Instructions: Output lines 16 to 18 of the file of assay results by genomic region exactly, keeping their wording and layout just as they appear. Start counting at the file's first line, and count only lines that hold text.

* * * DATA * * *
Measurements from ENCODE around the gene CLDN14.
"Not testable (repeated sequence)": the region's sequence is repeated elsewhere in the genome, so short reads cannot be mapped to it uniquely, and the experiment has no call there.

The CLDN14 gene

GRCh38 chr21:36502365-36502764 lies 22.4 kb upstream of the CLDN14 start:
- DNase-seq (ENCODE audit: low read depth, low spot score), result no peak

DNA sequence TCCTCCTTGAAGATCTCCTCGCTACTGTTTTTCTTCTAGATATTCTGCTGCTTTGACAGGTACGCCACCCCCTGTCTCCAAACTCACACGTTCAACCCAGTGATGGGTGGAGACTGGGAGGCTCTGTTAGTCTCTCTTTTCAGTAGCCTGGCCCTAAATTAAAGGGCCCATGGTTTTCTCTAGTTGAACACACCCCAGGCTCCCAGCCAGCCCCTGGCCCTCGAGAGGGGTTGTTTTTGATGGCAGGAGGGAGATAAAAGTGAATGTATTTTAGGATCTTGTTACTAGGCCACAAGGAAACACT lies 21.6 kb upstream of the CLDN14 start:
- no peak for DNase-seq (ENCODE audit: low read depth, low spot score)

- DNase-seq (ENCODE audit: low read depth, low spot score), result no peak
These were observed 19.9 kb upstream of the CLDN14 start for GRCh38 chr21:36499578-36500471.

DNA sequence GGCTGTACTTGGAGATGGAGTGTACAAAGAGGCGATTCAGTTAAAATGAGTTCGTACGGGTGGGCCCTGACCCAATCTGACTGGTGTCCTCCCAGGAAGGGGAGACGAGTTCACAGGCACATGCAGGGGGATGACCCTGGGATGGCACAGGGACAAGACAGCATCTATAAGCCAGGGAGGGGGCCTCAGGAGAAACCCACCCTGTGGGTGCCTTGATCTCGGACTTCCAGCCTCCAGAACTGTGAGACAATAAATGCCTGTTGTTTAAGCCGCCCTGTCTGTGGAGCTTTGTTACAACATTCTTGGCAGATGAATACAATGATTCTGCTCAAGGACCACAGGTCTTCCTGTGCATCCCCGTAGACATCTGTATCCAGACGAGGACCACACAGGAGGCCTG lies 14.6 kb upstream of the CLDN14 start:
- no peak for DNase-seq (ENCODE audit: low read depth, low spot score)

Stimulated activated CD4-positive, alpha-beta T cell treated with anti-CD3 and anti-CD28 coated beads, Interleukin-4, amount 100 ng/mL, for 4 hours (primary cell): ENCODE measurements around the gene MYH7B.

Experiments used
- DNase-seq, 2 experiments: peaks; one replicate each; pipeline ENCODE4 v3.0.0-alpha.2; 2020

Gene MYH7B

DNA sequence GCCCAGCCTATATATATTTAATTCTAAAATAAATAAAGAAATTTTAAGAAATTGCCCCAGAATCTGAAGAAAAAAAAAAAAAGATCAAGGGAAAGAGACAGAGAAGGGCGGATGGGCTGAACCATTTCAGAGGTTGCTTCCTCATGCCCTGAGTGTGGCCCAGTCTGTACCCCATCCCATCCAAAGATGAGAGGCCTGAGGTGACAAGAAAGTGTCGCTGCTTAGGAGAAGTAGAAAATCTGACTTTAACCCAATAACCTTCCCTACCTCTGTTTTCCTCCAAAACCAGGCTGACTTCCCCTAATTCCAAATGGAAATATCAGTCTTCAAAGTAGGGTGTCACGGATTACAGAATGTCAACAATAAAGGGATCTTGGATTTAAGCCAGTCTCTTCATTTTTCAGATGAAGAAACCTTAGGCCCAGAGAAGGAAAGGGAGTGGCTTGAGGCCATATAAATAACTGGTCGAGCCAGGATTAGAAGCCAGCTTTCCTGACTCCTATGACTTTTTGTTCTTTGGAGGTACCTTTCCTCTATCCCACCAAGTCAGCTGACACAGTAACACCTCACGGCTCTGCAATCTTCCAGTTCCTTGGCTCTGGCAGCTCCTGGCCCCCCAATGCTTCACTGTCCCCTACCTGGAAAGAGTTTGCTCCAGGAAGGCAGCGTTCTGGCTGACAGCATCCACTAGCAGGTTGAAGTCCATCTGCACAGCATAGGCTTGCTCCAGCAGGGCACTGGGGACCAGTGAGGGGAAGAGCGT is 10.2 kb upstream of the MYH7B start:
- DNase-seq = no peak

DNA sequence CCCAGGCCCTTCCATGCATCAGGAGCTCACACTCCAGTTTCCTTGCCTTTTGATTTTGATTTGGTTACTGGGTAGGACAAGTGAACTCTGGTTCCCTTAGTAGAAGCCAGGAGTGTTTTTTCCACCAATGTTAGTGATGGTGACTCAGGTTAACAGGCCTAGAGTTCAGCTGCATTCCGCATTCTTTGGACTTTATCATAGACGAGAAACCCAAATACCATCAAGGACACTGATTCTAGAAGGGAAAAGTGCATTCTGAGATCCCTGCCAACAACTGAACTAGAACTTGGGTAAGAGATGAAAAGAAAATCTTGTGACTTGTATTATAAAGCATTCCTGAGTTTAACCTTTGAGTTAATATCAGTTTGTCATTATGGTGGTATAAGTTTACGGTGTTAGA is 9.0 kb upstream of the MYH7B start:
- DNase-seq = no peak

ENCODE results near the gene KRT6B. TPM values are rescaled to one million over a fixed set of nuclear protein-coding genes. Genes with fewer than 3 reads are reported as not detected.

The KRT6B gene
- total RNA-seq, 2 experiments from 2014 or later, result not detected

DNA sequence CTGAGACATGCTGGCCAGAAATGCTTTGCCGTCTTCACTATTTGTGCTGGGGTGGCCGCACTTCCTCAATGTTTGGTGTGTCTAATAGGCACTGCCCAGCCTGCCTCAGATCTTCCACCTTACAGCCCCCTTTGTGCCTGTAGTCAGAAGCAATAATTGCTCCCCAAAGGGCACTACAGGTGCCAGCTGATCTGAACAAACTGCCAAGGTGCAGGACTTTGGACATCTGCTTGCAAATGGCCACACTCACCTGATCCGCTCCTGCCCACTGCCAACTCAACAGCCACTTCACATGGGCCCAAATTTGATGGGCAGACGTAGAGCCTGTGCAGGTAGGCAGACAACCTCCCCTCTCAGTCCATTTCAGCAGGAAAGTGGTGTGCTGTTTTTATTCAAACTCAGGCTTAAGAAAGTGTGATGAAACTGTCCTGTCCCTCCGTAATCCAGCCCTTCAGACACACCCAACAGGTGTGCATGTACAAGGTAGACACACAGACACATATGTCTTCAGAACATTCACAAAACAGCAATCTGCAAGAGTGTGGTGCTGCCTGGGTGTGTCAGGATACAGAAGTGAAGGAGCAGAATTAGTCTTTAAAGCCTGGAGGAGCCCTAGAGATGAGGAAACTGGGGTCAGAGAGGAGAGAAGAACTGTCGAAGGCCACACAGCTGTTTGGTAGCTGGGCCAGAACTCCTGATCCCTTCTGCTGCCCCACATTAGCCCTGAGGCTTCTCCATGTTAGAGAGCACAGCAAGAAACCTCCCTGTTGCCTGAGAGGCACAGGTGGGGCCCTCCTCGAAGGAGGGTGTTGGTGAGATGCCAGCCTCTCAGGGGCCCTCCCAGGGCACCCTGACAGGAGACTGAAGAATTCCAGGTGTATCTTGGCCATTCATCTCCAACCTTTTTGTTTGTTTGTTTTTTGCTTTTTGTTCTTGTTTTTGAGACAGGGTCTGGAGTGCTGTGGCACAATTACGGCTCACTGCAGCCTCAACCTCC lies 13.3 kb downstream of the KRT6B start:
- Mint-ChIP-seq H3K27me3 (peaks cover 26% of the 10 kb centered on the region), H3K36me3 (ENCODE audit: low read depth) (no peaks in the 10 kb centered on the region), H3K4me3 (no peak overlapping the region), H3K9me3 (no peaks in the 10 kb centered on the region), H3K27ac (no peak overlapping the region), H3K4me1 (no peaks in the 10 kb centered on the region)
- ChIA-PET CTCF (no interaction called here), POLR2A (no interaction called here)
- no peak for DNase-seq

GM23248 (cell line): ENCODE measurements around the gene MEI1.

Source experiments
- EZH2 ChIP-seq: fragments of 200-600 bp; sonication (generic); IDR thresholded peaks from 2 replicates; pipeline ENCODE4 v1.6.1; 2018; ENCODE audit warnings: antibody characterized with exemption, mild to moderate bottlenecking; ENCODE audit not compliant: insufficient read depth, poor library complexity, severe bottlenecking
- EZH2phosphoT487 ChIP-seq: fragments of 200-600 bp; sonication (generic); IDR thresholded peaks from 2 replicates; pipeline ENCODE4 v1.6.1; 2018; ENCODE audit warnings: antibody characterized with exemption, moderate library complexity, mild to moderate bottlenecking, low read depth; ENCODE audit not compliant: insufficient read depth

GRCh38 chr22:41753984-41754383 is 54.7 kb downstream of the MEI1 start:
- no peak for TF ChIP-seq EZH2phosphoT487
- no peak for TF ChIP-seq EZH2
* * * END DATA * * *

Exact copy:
DNA sequence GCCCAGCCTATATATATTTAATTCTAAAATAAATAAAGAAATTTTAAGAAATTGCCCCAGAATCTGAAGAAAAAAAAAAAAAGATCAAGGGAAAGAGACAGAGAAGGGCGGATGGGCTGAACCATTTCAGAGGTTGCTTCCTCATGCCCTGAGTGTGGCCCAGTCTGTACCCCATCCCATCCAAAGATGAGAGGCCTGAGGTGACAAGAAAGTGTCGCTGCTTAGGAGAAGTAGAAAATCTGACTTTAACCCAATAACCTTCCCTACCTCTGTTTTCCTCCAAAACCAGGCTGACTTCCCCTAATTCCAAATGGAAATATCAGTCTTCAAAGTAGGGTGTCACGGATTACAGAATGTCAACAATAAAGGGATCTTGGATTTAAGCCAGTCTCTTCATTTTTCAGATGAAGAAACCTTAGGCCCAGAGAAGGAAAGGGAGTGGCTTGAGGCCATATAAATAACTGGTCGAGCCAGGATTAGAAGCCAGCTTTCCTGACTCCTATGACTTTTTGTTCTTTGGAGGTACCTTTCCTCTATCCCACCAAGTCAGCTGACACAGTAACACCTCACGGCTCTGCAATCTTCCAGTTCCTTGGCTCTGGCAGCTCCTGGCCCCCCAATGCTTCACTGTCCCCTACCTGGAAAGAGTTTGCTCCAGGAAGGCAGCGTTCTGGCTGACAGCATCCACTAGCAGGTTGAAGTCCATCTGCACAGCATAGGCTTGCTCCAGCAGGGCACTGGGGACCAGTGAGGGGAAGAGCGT is 10.2 kb upstream of the MYH7B start:
- DNase-seq = no peak

DNA sequence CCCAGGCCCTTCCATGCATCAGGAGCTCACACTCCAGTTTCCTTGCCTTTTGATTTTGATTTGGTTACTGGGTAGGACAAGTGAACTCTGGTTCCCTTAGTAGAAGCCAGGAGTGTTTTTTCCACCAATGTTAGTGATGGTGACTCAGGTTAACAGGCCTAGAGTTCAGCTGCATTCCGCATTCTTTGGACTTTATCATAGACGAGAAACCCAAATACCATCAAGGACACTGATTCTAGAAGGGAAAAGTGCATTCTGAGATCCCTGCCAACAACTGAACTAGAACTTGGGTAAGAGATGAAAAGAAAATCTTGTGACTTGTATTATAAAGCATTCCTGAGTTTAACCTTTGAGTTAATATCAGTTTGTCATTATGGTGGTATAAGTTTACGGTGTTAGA is 9.0 kb upstream of the MYH7B start: